BEA Systems reported better than expected third quarter results, but all the company got was skepticism about the way it came up with its earnings tally, hackles about its software license growth and questions on why the company thinks it is worth $21 a share.
Simply put, BEA CEO Alfred Chuang is like the stand-up comic who is bombing in front of a hostile audience. Not every analyst is hostile, but skepticism is the rule not the exception. Usually when a company reports good earnings results when expectations are low there's a little love out there. It looks like Wall Street generally believes that:
- BEA isn't worth $21;
- It should have at least engaged Oracle in takeover talks;
- BEA's prospects aren't so hot.
First, the numbers. BEA reported third quarter revenue of $384.4 million, up 11 percent from a year ago. The company had earnings under generally accepted accounting principles (GAAP) of $56 milion, or 13 cents a share. Excluding items on the company's non-GAAP earnings calculation, BEA reported net income of $78.9 million, or 19 cents a share. Analysts were looking for earnings of 13 cents a share, according to Thomson Financial.
And the company even said it will report fourth quarter revenue between $420 million to $434 million. That's better than expectations too. Meanwhile, the company refiled its financial statements and put to rest a stock option probe.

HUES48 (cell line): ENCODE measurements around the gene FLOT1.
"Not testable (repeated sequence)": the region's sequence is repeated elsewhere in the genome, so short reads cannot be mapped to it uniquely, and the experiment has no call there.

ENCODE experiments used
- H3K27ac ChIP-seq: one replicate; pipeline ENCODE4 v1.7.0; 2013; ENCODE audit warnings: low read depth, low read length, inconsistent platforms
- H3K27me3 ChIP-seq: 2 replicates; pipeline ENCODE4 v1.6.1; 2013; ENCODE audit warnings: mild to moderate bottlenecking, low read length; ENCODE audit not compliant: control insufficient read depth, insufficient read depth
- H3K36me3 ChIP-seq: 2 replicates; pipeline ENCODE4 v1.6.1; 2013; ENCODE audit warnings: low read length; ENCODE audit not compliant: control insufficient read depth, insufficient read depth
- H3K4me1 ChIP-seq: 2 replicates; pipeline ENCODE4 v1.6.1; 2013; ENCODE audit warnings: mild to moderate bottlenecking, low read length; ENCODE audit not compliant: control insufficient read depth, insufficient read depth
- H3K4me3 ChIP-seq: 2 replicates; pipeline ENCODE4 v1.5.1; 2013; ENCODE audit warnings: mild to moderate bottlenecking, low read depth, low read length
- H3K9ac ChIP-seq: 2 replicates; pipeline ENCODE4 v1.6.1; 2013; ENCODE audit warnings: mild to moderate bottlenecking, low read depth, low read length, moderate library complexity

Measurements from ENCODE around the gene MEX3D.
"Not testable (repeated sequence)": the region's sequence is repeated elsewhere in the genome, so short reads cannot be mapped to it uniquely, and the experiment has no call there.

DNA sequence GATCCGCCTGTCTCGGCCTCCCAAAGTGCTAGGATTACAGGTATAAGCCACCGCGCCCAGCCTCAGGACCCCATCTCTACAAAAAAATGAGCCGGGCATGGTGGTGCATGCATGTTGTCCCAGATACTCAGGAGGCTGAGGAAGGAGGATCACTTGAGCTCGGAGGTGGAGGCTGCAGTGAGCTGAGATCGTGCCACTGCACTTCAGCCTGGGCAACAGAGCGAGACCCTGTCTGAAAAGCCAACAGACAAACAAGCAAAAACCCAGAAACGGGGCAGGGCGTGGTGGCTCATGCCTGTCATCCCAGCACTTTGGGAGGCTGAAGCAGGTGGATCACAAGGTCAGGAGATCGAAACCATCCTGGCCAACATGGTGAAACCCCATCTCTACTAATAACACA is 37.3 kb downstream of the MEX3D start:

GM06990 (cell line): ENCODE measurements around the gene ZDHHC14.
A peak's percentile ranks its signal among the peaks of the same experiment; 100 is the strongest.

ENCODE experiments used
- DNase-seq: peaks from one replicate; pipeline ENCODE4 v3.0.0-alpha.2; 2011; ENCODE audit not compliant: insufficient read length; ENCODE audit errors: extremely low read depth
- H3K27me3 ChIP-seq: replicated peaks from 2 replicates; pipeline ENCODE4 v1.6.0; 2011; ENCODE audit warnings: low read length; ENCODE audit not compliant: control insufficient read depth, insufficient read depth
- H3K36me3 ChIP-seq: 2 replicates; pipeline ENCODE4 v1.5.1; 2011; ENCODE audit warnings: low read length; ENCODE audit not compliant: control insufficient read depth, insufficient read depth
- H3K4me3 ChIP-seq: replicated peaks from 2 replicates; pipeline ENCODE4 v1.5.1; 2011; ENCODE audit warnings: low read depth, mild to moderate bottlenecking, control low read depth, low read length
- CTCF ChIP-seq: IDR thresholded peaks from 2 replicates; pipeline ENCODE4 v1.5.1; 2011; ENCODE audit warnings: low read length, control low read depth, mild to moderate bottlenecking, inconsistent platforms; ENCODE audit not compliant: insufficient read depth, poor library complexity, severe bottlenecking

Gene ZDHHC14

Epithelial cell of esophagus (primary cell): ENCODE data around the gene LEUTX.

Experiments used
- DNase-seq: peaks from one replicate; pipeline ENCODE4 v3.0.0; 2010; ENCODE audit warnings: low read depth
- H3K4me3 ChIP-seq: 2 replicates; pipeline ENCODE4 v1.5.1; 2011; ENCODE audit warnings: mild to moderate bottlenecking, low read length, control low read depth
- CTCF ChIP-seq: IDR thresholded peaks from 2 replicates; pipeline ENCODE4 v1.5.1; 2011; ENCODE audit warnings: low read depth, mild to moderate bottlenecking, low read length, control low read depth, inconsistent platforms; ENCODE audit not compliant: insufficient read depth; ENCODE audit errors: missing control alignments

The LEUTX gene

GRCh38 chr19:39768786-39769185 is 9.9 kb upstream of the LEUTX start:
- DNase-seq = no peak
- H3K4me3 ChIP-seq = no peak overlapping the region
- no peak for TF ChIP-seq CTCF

What's not to love? Basically everything. And it's more than just Larry Ellison throwing the barbs. A look at the issues:
Third quarter licensing revenue was down 1 percent from a year ago. That growth drew a lot of comments among the Wall Street set. "We doubt if investors will continue to accord BEA a premium multiple unless it puts up higher license growth," said Merrill Lynch analyst Kash Rangan.
BEA's non-standard non GAAP calculation. When BEA released its non-GAAP results it excluded the kitchen sink. Citigroup analyst John Reilly Walsh said BEA's quarter was "solid but not as good as management pitched. Walsh wrote:
EPS was $0.14 based on standard pro forma adjustments (i.e. stock comp, etc); $0.18 per our est ($7M severance excl) and $0.19 per BEAS.
Other analysts have referred to BEA's result as "non standard non GAAP" results. There's an acronym waiting to happen.
And then there's the $21 a share question. On the earnings conference call, Katherine Egbert, an analyst at Jeffries, asked Chuang how he arrived at the $21 a share figure to value the company.
Well, I think several things. One, now that we're up to date on all of our filings, I think all of our investors, also our financial analysts now, can come up and be able to see the significant improvement in profitability and see how all this will be able to translate into valuation. We did all the valuation very carefully alongside with our advisors, and looking at all the parameters.
The answer from Bill Klein, vice president of business planning and development:
And basically, we looked at the classical kinds of valuation techniques, trailing forward P/E multiples, comparable deals, DCF, synergy analysis. So, it's pretty typical, standard stuff and the numbers kind of triangulated all in a pretty common point.
The outlier is probably the synergy analysis, which I'm sure you seen and have read, supports numbers in the high 20's (BEA's analysis was specific to Oracle).
Do you buy it? Actually, let me rephrase that question since we're not buying BEA. Does Oracle buy it?